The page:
Who, in this nest of vipers, stole a stack of Michael Gove’s private emails?
Published in The Mail on Sunday (September 25th, 2011)
Shortly after the last General Election, Michael Gove was travelling by train to an important conference in Birmingham and trying to make last-minute changes to a keynote speech. But as the new Education Secretary hammered away at his keyboard and attempted to send the results to colleagues, he was driven to despair.
He was unable to move data, switch files and synchronise his bulky government-issue laptop with departmental systems. Although famously courteous, Gove was on the brink of screaming and swearing in fury. Finally, he borrowed a computer from an aide.
He probably feels like screaming and swearing again after the leaking of private emails between him and his political advisers ended up in the Financial Times. The story alleged that his team hid sensitive information from civil servants and the media by using private email accounts such as Gmail rather than official departmental ones.
It is the latest in a succession of stories in the paper against Gove, who has emerged over the past 16 months as one of the most impressive members of the Coalition, determined to achieve real change to improve schools and raise standards. Such determination has earned him the enmity of significant swathes of the educational establishment, which still holds parts of his department in its grip. He has also annoyed some in his own party with his forthright style – not least the author of the Financial Times stories, a former Tory apparatchik.
As Gove was revealed to have written in one email: ‘AAAAAARGGGGGHHHH!!!!!!’
Such outbursts were not uncommon in the early days of the Coalition. New Cabinet Ministers and their advisers found their work frustrated by the limitations of outmoded technology, worsened by Whitehall’s tight cyber-controls that are even stricter than those in place at the White House.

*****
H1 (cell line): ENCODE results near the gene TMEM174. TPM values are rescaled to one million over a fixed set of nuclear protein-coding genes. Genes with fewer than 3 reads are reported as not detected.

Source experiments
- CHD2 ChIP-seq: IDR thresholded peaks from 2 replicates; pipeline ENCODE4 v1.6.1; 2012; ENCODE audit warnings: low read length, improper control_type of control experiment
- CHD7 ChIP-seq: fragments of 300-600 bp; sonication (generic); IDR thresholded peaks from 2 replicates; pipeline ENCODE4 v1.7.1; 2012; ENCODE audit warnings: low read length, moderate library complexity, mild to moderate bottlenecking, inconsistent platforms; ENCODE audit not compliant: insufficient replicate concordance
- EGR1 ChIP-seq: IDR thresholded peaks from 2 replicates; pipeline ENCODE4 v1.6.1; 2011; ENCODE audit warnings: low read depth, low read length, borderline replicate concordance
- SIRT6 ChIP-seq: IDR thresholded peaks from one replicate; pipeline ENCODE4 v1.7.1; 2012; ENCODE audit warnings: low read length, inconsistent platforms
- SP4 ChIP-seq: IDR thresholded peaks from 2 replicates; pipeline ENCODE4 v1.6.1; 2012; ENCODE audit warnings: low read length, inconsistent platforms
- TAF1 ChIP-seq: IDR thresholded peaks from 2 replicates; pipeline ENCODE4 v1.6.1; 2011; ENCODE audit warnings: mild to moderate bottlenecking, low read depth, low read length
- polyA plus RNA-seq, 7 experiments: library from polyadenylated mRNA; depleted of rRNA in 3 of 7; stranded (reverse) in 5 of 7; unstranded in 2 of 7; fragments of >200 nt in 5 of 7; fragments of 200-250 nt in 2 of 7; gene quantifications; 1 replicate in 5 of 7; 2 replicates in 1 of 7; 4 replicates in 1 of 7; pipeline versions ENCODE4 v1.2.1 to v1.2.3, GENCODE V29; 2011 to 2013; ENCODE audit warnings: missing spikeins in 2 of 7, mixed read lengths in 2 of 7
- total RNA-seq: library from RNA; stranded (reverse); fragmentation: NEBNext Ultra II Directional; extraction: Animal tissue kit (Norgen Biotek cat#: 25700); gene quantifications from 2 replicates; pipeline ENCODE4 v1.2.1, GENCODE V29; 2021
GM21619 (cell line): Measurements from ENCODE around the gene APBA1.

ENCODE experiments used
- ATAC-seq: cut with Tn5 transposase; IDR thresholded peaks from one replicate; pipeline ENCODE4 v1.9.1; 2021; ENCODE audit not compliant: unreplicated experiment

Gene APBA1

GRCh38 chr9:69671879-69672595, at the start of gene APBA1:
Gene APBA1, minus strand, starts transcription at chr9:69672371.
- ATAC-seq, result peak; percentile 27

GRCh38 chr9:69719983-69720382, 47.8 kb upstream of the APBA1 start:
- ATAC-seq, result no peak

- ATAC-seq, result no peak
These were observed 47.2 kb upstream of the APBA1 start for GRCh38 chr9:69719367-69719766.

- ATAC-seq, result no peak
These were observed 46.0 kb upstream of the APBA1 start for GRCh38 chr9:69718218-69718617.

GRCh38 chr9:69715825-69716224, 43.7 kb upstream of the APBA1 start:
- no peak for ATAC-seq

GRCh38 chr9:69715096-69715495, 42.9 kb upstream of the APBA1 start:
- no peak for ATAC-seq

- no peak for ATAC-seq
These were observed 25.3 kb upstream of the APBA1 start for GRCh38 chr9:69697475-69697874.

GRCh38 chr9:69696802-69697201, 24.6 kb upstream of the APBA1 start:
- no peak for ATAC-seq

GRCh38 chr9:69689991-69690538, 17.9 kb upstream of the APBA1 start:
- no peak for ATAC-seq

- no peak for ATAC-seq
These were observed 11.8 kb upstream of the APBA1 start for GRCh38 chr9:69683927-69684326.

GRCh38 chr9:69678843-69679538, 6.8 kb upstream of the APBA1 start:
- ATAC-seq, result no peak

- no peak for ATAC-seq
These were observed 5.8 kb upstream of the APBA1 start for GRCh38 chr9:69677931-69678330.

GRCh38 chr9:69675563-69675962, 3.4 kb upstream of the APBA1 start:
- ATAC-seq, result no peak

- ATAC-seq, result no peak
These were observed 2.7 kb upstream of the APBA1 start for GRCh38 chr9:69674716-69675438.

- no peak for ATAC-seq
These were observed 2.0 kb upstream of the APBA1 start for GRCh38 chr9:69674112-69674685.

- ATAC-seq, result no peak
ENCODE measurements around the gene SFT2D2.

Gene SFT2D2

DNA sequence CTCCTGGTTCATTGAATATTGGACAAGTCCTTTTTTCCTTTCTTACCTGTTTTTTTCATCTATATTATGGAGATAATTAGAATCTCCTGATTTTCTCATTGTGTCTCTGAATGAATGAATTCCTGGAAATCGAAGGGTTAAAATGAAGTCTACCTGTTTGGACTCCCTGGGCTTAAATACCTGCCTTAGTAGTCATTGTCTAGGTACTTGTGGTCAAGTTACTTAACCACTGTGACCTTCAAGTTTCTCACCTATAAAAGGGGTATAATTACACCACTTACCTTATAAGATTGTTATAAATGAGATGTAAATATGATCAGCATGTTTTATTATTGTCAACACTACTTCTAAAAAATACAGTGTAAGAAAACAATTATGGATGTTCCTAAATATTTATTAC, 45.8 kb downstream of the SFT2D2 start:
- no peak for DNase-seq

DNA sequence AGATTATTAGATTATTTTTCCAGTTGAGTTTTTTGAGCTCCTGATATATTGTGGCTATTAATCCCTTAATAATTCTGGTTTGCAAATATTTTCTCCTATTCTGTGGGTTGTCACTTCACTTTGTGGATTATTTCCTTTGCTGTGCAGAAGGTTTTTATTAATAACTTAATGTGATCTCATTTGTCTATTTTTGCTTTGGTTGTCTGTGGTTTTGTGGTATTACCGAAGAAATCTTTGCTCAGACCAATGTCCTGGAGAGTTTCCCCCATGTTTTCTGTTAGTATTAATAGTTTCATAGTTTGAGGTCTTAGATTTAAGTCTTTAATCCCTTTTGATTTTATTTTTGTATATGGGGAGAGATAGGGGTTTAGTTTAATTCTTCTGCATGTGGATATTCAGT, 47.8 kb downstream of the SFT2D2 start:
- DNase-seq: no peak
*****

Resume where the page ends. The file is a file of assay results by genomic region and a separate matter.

New BlackBerries would not connect to office computers. Government laptops were barely portable given the attached encryption technology. And they could not access internet sites requiring passwords, barring them from email accounts, social networking sites and software tools used in daily office life.
One hassle, however, made them smile. They could not use auto- complete, which finishes email addresses as you begin to type them, because it had been disabled on the orders of Gordon Brown after he accidentally sent a furious early morning email to Rupert Murdoch’s wife Wendi Deng. He had meant to send it to his ally Wendy Alexander.
Many senior Ministers and key aides carried on using private email accounts, especially given the headache of changing over all their email addresses. Some still rely on them. But Gove had additional reason not to switch systems. When he walked into his expansive office in the education department, he found himself in a nest of vipers.
At the heart of a poorly managed department was a cadre of Labour loyalists and educationalists clinging to old ideas. They opposed his plans to restore school discipline, expand Tony Blair’s academy programme and introduce free schools to challenge the orthodoxy that failed so many of the poorest pupils.
Like Iain Duncan Smith, the other impatient radical in the Cabinet, Gove made careful preparations in Opposition, building alliances and testing his highly ideological plans against a range of intellectual opinion. In office he moved fast, introducing the Coalition’s first piece of legislation, but the first few weeks were disastrous.
I talked to him after a series of botched announcements on school building programmes. For such a confident character, he seemed shaken and was clearly worried about the depth of internal opposition to his plans. ‘I am trying not to even think this might have been deliberate,’ he said.
While the vast majority of civil servants in his department kept any political views hidden behind their professionalism, there was a cabal of those who did not. Among these were some described as ‘raging loyalists’ to Gove’s Labour predecessor, the equally combative Ed Balls.